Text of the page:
Mpox in South Africa: here’s what we know

Health department reports second death from the disease

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Photos of mpox

Stages of mpox lesion development. Photos by Dr O.O. Afuye 15 September 2019, UK government via Wikipedia. (Open Government Licence)

  • South Africa has recorded its second mpox death. There have been six confirmed cases.
  • The health department said the 38-year-old patient had HIV and tested positive for mpox after presenting with extensive lesions, oral ulcers, muscle pain and a sore throat.
  • Infectious diseases specialist, Dr Jeremy Nel said that men who have sex with men have been disproportionately affected by mpox since the 2022 outbreak across the world.

The Department of Health confirmed on Thursday that a second person has died from the mpox virus. On Wednesday, the department announced the first death in the country.

There are six confirmed cases in South Africa. All patients are males in their 30s.

The National Institute for Communicable Diseases (NICD) explains mpox (previously named monkeypox) is caused by infection with the mpox virus, a member of the genus Orthopoxvirus in the family Poxviridae. There are currently more than 80 poxviruses known to science.

The incubation period for mpox is on average seven to 14 days but can range from five to 21 days.

Initial symptoms include fever, headache, muscle aches, backache, chills and exhaustion. Within the first three days of onset of the disease, blister-like lesions will develop on the face, the extremities including the soles of the feet and palms of the hands. The lesions may, however, occur on other parts of the body.

There is no registered treatment for mpox in South Africa.

However, the NICD said the World Health Organization (WHO) recommends the use of tecovirimat (often known by the brand name Tpoxx) for treatment of severe cases, such as in people with a CD4 count of less than 350 cells per mm3. (People with advanced HIV disease typically have a CD4 count this low but if they are on antiretroviral treatment, their CD4 count recovers to normal levels, typically above 500.)

The NICD said the health department has obtained tecovirimat via a mechanism known as a Section 21 authorisation. Section 21 of the Medicines Act allows SAPHRA to approve the use of an unregistered medicine. This is typically done on a compassionate-use basis for patients who have no other reasonable treatment options.

The latest patient is a 38-year old male who was admitted at a local hospital in uMgungundlovu, KwaZulu-Natal. Minister of Health Dr Joe Phaahla stated that the patient tested positive for mpox on Wednesday after presenting with extensive lesions, lymphadenopathy, headache, fatigue, oral ulcers, muscle pain and sore throat.

The patient, who was HIV-positive, died the same day his test results came back positive, Phaahla said.

“Mpox is a preventable and treatable disease if diagnosed early. People are urged to avoid physical contact with someone who has mpox, practice hand hygiene and respiratory etiquette,” Phaahla said.

Wits University infectious diseases specialist Dr Jeremy Nel explained that people with moderate-to-severe levels of immunosuppression are at risk of having a more severe course if they contract mpox.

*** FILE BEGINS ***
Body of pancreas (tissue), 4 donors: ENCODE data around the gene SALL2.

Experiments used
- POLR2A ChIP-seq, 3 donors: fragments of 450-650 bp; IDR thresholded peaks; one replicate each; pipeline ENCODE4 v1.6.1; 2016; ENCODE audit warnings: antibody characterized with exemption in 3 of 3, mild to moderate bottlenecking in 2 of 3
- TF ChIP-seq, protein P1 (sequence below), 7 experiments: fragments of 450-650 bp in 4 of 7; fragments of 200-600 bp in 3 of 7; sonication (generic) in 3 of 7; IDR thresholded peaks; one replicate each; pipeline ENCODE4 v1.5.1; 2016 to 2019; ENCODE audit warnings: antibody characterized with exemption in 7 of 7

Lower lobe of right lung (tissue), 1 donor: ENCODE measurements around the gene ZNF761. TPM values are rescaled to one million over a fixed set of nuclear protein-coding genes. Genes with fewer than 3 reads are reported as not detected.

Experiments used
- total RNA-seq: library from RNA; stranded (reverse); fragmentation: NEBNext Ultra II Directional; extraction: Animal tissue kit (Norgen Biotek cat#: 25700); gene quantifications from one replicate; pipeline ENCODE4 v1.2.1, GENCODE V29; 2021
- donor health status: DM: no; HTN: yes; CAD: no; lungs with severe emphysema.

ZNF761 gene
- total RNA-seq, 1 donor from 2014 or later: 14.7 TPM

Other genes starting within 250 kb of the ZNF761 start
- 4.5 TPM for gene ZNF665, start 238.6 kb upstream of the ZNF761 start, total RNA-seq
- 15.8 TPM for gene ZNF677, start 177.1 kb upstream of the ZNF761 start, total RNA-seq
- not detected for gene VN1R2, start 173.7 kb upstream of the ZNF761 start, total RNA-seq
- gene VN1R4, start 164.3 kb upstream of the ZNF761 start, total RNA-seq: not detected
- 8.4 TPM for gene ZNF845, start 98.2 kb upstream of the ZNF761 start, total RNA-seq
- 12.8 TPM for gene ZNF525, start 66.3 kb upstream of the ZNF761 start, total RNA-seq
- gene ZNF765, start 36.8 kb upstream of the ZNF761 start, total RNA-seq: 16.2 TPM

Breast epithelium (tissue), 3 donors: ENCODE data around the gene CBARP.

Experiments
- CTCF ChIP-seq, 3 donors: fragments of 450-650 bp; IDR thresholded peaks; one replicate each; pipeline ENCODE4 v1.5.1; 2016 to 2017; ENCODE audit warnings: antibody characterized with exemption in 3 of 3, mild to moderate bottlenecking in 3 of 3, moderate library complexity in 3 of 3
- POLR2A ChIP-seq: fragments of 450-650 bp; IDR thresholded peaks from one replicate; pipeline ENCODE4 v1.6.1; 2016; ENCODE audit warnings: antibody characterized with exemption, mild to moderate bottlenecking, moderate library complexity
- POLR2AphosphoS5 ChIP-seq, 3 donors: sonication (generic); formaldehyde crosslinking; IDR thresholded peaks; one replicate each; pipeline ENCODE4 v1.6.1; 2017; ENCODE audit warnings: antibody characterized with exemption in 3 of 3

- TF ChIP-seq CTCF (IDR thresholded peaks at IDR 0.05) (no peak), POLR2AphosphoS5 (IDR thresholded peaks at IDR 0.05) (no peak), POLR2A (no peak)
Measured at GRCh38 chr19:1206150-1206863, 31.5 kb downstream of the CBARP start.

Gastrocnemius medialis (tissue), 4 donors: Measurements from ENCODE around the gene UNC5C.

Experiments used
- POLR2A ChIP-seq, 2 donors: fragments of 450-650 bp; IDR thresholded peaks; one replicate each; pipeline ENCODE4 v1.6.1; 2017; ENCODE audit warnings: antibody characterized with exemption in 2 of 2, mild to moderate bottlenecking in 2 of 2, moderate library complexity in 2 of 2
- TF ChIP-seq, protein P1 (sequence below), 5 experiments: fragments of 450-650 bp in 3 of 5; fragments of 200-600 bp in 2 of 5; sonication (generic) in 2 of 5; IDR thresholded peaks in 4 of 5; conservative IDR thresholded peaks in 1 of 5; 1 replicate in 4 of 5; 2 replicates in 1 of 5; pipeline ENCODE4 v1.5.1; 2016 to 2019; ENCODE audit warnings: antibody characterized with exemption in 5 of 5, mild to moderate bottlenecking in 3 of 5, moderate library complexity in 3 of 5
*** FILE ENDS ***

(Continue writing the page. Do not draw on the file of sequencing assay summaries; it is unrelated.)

“This includes those with poorly-controlled HIV who have low CD4 counts, but the good news is that people with well-controlled HIV don’t appear to be at any significantly elevated risk”.

Asked whether any other groups are at a greater risk of contracting a severe case of mpox, Nel said: “For people in countries like South Africa, which is not a historically endemic area for mpox, the risk to gay and bisexual men, other MSM (men who have sex with men), trans people and sex workers is considered moderate. For all other population groups, the risk is low,” said Nel.

He said there is not enough information to determine trends in South Africa because only a handful of cases have been diagnosed. “But people whose HIV isn’t well controlled do appear to be at higher risk factors for severe disease,” he said.

Nel explained that mpox is predominantly spread by direct contact with infectious sores, scabs or body fluids, and so activities that involve close, personal contact with an infected individual can certainly spread the infection.

He said that since the outbreak in multiple countries in 2022 “the MSM community has certainly been disproportionately affected, and most of it does appear to have been transmitted by close sexual contact”.

Nel explained that the virus can sometimes be spread in other ways, such as from infected material - linen or clothes, or to household members and healthcare workers who are in close contact with people who have active mpox disease. “Although these ways aren’t as common,” he added.

He said a vaccination program focused on groups at high risk for exposure to mpox can help reduce the size of an outbreak.

“Spreading the word to key risk groups is very important, so that people stay informed and can take whatever precautions they feel they need to. Spreading the word amongst healthcare workers is also important so that they become comfortable with deciding when and how to test for mpox, and how to treat it,” Nel said.

According to the NICD, there have been 95,912 mpox cases documented from 118 countries for the period 1 January 2022 to 08 May 2024. As of 31 March 2024, the number of deaths reported from the outbreak was 185 from all six World Health Organisation (WHO) regions, with 139 deaths reported from the Americas alone.

The fact that South Africa has had two fatalities from only six cases suggests we are massively under diagnosing the real number of cases, since we know from the WHO statistics that most cases are not fatal.

TOPICS:  Health Mpox

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